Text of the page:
The seemingly harsh language of Jesus in Luke 14 is mollified by its parallel in Matthew 10, which gives us, we think, a better grasp of what Jesus was trying to say. And whereas the Matthew 7 passage on prayer has Jesus promising us, upon the asking of "good gifts" (vs. 11, RSV) ("good things", KJV)(which can inadvertently focus the mind on the material), Luke has Jesus pledging, instead, "the Holy Spirit" (Luke 11:13, NIV)—a considerable shift in perspective.

The same kind of synthesis takes place in respect to the final pair of texts. Where Matthew has Jesus saying: "Be ye therefore perfect," (Matt. 5:48), Luke reports His words as: "Be ye therefore merciful" (Luke 6:36), which, according to both contexts, comes closer to what Jesus meant. In Luke the context speaks about loving our enemies, and lending without expecting anything back. Doing things like that, Jesus says, makes us "sons of the Most High, because he is kind to the ungrateful and wicked" (vs. 35, NIV). Then follows immediately the statement: "Be merciful, just as your Father is merciful" (vs. 36, NIV). In Matthew the situation is identical, the verse on being perfect preceded by talk of love to enemies, prayer for those who mistreat us, and about God sending rain equally on the righteous and the wicked. Jesus thus wanted to encourage us to be just like our heavenly Father, Who is kind to all and shows no partiality. That is what perfect in this context means. It is a high order, to be sure, but what higher ideal can a Christian strive for?



About Family (John 19:25-27)

A young woman joined David Koresh's ill-fated group back in the 1990s, and was at the group's Waco, Texas compound when her mother passed away in Canada. As she prepared to leave for the funeral, the charismatic guru intercepted her plans. No need, he said, to expend time and funds for such mundane purposes; there are more important things to do on the compound. She never went.

Read the following sayings of Jesus: Matt. 10:34-37; 12:46-50; Luke 9:59-62; 12:49-53; 14:26. How would you answer the charge that they tend to give aid and comfort to charismatics like Koresh (and others), who denigrate natural family ties and loyalties?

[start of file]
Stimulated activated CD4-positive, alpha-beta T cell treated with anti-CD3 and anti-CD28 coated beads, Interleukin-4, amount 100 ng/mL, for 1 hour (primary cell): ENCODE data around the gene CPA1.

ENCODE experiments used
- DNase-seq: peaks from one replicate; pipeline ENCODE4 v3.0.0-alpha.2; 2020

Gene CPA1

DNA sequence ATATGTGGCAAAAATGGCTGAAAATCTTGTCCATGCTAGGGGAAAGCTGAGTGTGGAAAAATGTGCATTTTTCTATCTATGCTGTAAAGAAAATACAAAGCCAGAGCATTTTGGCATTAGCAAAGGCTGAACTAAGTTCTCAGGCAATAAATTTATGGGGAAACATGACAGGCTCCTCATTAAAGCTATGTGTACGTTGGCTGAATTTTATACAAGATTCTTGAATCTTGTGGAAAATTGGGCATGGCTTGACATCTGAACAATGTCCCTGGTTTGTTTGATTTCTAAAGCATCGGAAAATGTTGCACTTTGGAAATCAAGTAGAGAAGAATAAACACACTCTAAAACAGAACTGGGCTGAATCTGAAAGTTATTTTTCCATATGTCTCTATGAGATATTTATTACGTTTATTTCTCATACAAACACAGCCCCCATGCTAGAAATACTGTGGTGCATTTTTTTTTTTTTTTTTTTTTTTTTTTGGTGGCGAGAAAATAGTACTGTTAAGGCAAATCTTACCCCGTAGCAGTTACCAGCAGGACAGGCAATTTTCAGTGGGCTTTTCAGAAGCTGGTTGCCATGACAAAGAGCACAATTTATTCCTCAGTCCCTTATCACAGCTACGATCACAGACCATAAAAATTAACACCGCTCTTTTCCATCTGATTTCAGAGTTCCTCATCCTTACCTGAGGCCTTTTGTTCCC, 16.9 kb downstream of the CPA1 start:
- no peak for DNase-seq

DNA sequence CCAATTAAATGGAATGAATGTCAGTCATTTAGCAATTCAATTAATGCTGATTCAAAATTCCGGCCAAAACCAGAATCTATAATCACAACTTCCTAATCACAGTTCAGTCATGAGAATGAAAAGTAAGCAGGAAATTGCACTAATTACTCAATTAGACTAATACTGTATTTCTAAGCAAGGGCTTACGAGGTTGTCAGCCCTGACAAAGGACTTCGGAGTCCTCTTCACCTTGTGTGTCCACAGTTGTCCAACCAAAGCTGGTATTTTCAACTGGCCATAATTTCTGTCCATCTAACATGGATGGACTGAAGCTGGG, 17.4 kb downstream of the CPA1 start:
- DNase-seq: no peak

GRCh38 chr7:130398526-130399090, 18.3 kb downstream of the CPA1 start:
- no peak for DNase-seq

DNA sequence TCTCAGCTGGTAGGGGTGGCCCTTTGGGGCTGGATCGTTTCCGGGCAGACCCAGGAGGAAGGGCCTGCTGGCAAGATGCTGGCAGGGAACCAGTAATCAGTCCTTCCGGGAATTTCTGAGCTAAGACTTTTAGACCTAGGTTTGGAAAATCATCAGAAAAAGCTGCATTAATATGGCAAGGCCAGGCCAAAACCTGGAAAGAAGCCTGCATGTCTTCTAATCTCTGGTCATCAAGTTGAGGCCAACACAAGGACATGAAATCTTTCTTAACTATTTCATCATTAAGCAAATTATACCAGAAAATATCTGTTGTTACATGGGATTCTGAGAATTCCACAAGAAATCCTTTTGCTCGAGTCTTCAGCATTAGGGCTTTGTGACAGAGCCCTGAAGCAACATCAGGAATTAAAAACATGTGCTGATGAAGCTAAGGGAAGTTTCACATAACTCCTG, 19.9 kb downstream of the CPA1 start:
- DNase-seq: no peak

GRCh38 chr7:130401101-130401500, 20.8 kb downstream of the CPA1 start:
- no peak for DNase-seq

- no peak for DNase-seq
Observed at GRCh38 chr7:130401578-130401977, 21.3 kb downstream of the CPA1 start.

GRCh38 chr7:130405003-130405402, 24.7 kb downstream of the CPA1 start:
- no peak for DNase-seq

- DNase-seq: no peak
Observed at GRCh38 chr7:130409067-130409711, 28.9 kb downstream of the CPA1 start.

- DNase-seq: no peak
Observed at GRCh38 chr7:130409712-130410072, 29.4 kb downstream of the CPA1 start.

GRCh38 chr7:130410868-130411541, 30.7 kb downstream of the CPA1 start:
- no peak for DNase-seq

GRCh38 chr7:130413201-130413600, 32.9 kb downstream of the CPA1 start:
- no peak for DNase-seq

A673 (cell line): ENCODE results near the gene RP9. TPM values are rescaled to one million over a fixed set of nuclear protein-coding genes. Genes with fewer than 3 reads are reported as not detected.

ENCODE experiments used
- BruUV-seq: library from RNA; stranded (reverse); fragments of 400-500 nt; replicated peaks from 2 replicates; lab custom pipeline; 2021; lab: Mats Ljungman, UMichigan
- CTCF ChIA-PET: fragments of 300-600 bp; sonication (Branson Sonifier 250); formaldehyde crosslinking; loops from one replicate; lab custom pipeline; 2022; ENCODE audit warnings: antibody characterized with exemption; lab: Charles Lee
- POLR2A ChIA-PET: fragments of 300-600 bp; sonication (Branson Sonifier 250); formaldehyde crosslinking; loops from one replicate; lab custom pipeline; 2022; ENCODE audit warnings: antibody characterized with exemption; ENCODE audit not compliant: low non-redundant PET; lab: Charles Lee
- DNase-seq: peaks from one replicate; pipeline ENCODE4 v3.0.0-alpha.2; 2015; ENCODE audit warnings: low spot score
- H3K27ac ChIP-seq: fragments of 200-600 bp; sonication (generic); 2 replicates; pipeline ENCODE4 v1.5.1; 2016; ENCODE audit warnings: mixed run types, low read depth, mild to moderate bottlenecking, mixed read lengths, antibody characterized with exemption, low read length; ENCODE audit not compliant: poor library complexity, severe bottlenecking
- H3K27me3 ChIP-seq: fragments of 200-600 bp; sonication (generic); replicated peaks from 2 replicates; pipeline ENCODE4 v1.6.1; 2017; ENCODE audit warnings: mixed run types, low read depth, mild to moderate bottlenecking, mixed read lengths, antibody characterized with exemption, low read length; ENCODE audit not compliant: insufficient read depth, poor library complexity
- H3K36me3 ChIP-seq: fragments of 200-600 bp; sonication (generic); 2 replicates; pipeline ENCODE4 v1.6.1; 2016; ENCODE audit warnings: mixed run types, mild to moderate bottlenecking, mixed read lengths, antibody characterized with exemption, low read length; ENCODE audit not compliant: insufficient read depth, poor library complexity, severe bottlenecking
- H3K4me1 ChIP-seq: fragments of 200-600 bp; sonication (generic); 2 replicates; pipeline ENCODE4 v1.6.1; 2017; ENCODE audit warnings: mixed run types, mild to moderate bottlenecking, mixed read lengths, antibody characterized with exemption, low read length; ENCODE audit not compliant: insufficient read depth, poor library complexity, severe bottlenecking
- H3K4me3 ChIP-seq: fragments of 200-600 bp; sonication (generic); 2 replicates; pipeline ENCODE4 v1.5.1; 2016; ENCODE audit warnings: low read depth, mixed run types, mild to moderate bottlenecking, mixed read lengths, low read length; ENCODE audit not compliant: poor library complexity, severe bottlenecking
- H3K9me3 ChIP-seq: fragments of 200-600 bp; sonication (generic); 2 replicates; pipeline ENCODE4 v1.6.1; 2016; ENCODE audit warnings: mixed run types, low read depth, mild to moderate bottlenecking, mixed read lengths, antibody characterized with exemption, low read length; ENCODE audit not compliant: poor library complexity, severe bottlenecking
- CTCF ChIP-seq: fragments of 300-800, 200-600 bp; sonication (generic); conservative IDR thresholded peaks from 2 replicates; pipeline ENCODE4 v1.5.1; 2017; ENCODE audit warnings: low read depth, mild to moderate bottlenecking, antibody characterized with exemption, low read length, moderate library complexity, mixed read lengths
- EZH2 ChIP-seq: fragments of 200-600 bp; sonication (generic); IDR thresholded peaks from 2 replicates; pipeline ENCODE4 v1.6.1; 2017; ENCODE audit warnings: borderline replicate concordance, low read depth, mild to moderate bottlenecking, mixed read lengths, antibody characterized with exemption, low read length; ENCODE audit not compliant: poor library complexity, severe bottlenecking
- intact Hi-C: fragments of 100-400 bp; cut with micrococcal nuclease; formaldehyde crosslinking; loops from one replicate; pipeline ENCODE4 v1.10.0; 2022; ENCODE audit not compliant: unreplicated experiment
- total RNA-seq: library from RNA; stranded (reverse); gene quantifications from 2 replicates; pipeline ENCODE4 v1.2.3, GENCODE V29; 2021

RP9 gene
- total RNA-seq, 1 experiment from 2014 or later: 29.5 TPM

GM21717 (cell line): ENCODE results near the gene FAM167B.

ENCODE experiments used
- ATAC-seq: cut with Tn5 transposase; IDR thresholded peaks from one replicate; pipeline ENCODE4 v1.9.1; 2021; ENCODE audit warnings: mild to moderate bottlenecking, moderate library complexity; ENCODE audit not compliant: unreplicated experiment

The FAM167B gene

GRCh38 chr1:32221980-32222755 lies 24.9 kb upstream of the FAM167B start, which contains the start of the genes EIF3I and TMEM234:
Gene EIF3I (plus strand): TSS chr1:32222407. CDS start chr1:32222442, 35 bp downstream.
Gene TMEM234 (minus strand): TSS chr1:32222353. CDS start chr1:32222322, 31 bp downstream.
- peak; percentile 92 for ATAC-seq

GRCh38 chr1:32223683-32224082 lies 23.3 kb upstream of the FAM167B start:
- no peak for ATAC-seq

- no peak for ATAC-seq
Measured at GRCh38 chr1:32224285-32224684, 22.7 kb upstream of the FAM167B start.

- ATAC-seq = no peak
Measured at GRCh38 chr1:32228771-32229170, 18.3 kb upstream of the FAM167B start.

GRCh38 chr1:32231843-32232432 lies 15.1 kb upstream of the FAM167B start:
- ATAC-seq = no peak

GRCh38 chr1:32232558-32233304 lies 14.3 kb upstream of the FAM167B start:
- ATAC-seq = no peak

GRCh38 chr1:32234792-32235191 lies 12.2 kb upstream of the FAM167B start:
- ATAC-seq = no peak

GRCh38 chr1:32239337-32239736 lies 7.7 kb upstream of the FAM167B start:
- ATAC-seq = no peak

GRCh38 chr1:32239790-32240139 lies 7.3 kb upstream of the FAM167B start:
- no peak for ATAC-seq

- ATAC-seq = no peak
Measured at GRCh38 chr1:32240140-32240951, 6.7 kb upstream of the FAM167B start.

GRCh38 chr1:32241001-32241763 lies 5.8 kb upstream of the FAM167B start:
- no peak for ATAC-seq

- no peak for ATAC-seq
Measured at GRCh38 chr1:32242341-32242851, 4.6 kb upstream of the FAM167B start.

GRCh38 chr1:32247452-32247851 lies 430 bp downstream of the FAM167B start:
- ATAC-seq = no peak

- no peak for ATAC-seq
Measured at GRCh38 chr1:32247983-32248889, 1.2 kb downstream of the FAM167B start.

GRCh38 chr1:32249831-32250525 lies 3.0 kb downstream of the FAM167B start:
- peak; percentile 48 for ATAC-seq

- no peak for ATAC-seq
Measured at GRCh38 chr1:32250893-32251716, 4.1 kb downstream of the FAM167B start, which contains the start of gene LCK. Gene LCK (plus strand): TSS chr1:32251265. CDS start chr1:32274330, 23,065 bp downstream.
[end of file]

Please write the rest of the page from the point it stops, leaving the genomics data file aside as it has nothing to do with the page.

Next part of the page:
"This reconfiguration of family values—driving a wedge between earthly and heavenly, . . . becomes a major theme in Luke's gospel. . . . In addition to statements embracing all who keep God's word as true kinfolk (8:19-21; 11:27, 28),. . . Luke's Jesus lays down the shocking mandate to 'hate father and mother'—even to the point of leaving a dead father to bury himself!—as a condition for discipleship (9:57-62; 14:25)"—F. Scott Spencer, What Did Jesus Do? (Harrisburg, Pa.: Trinity Press International, 2003), p. 35.

Jesus' statements sound harsh to the modern ear, to be sure. But are they really so, when you understand what they mean? In the case of letting "the dead bury their own dead" (Luke 9:60, NIV) for example, had the father of the potential disciple actually died? Or was that person saying, in effect: "I will follow you after my father dies, and I have secured all the property"? And how should we understand Jesus' statement in Luke 14:26 that no one can be His disciple who "does not hate his father and mother, his wife and children, his brothers and sisters—yes, even his own life" (NIV)? As pointed out in yesterday's lesson, the Matthew parallel throws light on Jesus' meaning here, by Jesus talking in the Matthew text about those who love father and mother and wife, etc. more than Him (see Matt. 10:37). "In the Bible, 'to hate,' often should be understood simply as . . . 'to love less'"—SDA Bible Commentary, vol. 5, p. 811. The idea Jesus was trying to get across was the importance of putting God first.

Oftentimes our familial bonds are the strongest earthly bonds that we know, and rightly so. Why, though, must God always come first, even before family, if need be?  


Further Study:  

  No question, some of Jesus' sayings are hard to understand, especially if taken in isolation. When, however, we view them in context, particularly with other corrective statements that balance them out, many of them become much easier to understand. Even then it becomes clear that following Jesus cannot be a halfway thing. Either we give ourselves to Him completely, regardless of the cost, or we do not give ourselves to Him at all.